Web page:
We Catholics often get a bum rap about having a rigid religion, from inside and outside the membership.  If you want to project a stern religious environment, there are few stock characters as reliable as the strict nun.  Also, thanks to the United States Council of Catholic Bishops, American Catholicism is often out of step with the rest of the world, including Pope Francis.  Catholicism is often associated with a cultural conservatism and rigidity that undermine some of the more interesting and human aspects of the Church.

Take Laetare Sunday, a most Roman Catholic notion.  Basically it is the half way point through lent and it is meant to be a time of celebration, or to use the Latin translation: Rejoice!  While Sundays during Lent are not part of the 40 days of observance, the intention of Laetare is to pretty much take it to that next level.  Think about that for a second.  In the middle of this period of fasting, penance, reflection and alms giving, we have set aside a day to not just ease up on our practices, which Sundays are for, but to, in fact, rejoice.  I don’t know about you, but rejoice has a pretty powerful connotation.  It’s more than just an extra donut on Sunday.  I don’t know if it goes all the way to a Carnival kind of level, but pretty close.  If I were to put a song to it, or a moment it would be something akin to that release of joy when the game winning hit is struck, or more long lasting when Phish have built up an amazing jam, and then releasing it at that right moment and the entire crowd cheers.  It is that euphoria of the moment, but then that joyous time after, that afterglow.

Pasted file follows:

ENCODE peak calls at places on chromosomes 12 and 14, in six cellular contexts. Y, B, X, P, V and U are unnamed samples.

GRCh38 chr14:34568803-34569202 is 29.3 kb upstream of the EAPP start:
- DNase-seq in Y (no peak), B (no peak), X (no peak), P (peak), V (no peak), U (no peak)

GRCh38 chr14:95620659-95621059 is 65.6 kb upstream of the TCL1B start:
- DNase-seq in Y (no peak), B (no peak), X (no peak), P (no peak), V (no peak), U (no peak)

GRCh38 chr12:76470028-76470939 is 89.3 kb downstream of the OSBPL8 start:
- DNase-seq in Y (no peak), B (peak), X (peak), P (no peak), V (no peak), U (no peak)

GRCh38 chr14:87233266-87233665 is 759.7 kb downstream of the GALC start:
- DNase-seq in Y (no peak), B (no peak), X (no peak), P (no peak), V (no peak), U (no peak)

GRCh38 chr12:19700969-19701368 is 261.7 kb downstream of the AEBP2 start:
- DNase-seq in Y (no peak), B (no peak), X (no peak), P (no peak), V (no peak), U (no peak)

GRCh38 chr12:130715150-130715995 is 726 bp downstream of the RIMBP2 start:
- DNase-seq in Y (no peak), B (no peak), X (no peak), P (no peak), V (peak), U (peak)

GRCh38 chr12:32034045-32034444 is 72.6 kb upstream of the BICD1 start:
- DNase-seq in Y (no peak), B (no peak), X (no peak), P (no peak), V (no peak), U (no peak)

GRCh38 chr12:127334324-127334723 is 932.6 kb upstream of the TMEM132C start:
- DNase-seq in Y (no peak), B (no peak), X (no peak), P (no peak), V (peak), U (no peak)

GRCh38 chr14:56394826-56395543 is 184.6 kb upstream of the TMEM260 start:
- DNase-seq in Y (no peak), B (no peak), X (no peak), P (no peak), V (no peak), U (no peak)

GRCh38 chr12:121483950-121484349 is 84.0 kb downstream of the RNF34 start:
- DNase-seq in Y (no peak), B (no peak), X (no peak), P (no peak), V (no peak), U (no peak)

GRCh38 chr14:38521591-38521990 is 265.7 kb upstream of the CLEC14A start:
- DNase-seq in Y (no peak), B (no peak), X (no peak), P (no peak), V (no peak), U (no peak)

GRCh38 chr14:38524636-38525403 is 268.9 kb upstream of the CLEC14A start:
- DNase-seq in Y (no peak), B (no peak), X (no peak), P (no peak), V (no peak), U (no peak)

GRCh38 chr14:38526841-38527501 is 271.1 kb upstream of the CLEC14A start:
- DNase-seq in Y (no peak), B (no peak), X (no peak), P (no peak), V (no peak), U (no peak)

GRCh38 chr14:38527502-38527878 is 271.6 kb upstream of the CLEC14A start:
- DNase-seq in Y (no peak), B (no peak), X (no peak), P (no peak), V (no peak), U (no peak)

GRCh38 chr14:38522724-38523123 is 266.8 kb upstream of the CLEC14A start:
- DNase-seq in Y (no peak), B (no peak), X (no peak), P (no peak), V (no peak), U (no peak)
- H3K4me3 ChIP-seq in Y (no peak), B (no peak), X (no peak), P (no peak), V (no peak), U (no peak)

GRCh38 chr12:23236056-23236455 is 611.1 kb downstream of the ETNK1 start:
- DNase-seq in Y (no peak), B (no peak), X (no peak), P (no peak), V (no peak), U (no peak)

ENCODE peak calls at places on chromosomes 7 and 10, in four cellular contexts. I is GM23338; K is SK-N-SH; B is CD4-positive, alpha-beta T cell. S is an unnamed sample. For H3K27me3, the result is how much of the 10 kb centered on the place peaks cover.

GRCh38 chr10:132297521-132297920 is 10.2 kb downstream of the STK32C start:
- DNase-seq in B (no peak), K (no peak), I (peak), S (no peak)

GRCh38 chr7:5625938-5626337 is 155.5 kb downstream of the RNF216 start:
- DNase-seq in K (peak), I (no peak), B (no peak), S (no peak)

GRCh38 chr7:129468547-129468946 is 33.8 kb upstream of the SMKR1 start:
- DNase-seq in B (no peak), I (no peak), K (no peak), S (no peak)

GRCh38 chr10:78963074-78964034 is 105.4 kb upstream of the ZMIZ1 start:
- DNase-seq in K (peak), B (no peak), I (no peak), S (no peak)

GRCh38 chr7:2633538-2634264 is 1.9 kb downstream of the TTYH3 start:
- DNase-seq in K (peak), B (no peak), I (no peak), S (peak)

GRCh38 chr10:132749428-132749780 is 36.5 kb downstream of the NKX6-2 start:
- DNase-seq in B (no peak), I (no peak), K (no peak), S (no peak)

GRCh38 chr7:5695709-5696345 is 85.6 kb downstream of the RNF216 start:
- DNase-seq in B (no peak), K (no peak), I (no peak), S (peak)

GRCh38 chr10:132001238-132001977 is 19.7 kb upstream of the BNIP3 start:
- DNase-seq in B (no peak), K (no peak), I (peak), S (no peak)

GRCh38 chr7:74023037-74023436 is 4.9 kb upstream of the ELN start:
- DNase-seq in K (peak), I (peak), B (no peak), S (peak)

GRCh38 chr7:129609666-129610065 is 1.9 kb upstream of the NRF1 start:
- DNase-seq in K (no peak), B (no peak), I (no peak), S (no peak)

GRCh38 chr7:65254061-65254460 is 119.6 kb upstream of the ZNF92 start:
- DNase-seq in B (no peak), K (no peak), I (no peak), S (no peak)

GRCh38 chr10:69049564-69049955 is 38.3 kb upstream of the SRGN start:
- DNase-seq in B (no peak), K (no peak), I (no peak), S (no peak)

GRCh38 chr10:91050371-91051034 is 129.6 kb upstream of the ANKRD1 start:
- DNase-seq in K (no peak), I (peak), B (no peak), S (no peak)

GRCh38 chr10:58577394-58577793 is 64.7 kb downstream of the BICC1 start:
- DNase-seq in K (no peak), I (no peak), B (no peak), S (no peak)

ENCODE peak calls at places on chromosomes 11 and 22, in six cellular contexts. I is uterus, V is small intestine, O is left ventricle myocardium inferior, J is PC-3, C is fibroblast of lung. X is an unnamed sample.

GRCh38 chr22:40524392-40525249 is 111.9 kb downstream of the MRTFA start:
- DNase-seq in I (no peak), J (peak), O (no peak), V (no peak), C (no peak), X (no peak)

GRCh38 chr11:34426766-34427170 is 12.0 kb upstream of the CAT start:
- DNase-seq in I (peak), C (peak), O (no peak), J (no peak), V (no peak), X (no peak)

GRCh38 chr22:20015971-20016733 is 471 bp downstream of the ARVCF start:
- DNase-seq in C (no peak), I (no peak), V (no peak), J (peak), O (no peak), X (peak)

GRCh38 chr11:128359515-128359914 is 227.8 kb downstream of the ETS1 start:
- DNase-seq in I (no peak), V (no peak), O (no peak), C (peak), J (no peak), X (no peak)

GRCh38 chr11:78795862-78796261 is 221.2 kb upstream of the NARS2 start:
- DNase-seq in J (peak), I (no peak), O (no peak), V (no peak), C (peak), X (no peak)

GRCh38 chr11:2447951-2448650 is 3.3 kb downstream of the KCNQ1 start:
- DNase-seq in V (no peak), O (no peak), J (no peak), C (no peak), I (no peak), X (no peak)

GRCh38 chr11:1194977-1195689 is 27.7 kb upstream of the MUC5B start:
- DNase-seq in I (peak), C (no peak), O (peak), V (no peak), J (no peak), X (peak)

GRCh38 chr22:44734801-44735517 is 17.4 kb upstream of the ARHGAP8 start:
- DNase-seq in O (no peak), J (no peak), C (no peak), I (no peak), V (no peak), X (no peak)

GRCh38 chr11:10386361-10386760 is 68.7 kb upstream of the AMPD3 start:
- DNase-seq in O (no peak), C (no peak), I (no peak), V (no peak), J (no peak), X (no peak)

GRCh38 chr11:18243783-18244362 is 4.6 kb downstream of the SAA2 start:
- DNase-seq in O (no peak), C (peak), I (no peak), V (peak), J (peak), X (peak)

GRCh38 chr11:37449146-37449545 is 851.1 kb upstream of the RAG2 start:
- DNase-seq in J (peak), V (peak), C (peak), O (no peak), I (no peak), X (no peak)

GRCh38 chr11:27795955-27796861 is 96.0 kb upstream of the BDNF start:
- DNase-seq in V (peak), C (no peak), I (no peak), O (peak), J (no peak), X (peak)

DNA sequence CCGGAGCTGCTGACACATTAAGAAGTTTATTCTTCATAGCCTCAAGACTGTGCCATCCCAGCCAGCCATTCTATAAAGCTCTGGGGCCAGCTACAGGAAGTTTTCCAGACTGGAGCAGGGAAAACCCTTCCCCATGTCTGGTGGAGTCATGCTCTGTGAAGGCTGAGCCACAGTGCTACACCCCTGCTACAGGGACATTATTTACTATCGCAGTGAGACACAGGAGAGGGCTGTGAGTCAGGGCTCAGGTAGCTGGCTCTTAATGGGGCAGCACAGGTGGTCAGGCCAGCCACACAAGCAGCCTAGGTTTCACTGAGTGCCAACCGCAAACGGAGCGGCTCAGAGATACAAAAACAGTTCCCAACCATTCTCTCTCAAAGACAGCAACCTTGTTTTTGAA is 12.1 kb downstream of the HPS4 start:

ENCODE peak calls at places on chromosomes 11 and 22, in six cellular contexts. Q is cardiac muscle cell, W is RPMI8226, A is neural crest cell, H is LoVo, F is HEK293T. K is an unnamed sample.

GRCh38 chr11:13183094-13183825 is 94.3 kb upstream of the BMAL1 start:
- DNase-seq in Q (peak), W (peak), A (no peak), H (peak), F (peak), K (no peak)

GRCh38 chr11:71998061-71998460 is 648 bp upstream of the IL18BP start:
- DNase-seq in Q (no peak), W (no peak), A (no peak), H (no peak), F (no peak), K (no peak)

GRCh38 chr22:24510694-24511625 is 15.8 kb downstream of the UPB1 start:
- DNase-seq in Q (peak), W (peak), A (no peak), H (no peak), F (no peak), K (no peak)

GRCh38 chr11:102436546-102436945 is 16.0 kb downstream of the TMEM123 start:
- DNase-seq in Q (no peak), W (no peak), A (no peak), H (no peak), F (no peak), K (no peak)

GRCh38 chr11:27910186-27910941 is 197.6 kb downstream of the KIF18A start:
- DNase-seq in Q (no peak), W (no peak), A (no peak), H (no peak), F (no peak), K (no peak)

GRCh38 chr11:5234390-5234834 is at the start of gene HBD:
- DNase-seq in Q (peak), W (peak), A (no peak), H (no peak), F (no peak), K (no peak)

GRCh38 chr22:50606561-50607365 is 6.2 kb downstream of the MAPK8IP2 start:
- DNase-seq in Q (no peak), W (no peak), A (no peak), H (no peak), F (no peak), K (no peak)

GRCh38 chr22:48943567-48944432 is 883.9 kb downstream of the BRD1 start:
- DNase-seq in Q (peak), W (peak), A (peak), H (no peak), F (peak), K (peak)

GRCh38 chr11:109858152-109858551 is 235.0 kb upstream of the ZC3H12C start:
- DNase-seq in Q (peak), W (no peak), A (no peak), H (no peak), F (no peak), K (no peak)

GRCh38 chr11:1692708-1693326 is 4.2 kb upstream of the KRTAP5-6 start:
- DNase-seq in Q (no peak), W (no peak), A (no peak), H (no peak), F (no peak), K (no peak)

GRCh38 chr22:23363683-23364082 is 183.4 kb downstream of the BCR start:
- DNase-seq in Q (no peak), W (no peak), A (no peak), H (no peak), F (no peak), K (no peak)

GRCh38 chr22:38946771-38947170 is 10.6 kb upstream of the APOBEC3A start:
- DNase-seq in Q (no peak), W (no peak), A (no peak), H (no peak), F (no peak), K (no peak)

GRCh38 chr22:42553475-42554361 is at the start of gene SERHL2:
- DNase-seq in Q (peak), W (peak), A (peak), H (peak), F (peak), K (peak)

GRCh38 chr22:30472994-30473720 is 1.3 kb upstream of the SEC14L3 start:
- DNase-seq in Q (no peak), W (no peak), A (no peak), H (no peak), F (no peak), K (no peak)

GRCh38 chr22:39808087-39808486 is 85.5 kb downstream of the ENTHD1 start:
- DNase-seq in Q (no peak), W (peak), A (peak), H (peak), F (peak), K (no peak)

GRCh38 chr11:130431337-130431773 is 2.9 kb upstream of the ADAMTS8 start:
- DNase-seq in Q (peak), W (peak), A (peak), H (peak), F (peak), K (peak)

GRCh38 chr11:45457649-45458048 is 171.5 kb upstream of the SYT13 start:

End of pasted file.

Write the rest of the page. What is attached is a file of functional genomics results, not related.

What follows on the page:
I’ll admit, mostly because of my wife giving me grief about it, I pretty much keep up with my Lenten practices on Sundays, the consequences of being a pastor’s kid I suppose.  What’s funny is that I haven’t really missed my social media outlets even on Sundays.  There have been a few times that I’ve had a quip or seen something I wanted to share, but the daily (in twitter’s case, constant) checking of sites has not been a missed chore.  As a matter of fact, this past Laetare Sunday, when I was rejoicing in an absolutely fabulous way by playing golf, I actually missed mass.  Not just missed it because I was golfing, but missed it as an experience.  With the kids in CCD, I tend to get to mass much more frequently and since the turn of the year, we’ve been going pretty regularly.  It’s gotten back to routine and during Lent I’ve been particularly enjoying it.  I don’t regret golfing, not by a long shot, but I wish I could have added to a joyful day by attending the celebration in church.  Something to remember come next year.

 

Apple: Think Boring